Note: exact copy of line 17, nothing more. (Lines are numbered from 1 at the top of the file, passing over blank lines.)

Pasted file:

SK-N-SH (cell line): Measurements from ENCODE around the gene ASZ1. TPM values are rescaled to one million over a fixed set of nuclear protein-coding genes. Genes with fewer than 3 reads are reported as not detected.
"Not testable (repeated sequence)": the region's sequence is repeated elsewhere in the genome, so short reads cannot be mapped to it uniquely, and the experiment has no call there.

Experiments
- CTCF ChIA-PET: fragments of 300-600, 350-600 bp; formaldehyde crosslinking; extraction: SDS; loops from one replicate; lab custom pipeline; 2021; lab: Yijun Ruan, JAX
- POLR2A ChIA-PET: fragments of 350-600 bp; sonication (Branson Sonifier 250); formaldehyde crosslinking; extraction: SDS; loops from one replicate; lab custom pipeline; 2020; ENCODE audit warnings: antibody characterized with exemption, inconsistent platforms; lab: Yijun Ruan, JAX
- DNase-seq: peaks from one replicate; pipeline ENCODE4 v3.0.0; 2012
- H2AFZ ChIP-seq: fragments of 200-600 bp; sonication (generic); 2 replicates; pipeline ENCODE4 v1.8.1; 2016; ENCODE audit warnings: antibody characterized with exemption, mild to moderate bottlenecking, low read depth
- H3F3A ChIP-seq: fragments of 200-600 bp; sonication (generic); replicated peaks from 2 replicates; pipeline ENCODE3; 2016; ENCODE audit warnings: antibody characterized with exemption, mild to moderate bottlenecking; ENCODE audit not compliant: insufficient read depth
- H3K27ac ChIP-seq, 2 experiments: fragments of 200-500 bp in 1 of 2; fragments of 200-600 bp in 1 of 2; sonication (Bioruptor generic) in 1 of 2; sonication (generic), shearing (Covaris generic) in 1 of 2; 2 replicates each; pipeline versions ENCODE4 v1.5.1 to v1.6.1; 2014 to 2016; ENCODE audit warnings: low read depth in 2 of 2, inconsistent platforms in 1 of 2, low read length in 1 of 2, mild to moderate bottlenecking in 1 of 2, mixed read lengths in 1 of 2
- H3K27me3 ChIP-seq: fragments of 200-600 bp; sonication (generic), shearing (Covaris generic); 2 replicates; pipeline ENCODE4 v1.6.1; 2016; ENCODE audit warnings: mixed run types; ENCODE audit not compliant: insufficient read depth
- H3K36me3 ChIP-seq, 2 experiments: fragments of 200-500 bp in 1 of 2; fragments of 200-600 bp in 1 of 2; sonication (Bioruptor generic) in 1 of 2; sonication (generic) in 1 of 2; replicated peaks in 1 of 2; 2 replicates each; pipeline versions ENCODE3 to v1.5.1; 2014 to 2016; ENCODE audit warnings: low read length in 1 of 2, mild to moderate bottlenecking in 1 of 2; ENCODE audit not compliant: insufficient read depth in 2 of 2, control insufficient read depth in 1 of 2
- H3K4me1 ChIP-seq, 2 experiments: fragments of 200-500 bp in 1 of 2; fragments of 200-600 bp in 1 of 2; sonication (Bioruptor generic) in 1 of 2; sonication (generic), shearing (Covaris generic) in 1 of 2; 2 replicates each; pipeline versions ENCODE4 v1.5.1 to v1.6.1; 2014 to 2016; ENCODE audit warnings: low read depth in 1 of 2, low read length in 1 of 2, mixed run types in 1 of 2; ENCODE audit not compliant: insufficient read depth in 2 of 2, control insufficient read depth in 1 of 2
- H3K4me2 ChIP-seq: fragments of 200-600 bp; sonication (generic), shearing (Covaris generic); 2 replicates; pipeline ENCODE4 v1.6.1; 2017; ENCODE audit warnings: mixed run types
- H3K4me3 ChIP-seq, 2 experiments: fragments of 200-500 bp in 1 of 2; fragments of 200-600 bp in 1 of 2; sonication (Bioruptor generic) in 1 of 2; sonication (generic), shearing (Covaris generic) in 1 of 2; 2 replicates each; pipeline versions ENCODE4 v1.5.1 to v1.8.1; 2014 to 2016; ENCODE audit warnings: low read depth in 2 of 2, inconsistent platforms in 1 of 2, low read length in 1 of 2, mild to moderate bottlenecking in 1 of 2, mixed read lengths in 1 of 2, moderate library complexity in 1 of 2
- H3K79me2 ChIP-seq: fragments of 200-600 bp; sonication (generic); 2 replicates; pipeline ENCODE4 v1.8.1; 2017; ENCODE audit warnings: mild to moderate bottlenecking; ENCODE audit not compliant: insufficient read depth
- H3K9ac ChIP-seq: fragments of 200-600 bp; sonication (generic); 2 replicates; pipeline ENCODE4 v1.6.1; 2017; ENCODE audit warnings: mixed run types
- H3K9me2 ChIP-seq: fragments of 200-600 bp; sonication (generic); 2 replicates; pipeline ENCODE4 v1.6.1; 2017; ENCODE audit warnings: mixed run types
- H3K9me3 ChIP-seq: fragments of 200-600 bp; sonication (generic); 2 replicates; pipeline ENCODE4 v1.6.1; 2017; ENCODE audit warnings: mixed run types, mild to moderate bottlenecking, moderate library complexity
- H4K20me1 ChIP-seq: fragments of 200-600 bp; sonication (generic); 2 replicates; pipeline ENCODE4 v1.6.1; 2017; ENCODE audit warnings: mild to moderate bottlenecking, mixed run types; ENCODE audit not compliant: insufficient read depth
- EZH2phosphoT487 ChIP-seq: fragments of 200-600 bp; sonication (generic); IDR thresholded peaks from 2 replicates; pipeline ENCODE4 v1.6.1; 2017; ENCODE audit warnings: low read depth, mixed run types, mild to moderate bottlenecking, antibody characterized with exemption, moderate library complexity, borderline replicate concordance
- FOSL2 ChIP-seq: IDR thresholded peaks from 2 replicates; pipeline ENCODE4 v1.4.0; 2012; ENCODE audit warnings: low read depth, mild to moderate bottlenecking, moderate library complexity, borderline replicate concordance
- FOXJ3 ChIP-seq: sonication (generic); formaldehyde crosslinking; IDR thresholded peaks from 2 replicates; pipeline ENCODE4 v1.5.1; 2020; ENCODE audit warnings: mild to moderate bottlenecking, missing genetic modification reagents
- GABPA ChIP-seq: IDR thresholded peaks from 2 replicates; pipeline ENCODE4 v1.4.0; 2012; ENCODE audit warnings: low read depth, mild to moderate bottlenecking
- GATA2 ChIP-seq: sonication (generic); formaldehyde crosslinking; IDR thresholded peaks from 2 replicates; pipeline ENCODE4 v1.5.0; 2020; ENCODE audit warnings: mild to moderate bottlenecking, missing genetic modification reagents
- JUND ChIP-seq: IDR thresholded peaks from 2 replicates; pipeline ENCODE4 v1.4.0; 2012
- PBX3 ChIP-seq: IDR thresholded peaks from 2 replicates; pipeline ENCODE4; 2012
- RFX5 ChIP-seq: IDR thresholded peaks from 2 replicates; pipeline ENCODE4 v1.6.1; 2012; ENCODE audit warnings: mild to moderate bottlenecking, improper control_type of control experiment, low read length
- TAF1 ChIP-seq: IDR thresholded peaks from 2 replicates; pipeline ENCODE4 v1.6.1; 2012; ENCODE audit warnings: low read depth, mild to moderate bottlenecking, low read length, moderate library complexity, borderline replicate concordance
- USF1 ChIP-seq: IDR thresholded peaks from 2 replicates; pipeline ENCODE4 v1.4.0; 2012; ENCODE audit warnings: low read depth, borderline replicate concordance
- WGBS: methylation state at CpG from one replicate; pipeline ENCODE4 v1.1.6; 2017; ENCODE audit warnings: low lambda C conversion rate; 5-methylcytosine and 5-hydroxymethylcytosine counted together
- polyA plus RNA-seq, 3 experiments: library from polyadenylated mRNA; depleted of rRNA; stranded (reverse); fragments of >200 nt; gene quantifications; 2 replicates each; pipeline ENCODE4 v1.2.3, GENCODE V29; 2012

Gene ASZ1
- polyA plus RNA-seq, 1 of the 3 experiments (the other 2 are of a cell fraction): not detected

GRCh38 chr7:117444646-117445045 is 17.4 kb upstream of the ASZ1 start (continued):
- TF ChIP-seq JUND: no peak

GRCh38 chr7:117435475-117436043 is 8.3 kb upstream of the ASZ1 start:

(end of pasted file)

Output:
- H3K9me2 ChIP-seq: fragments of 200-600 bp; sonication (generic); 2 replicates; pipeline ENCODE4 v1.6.1; 2017; ENCODE audit warnings: mixed run types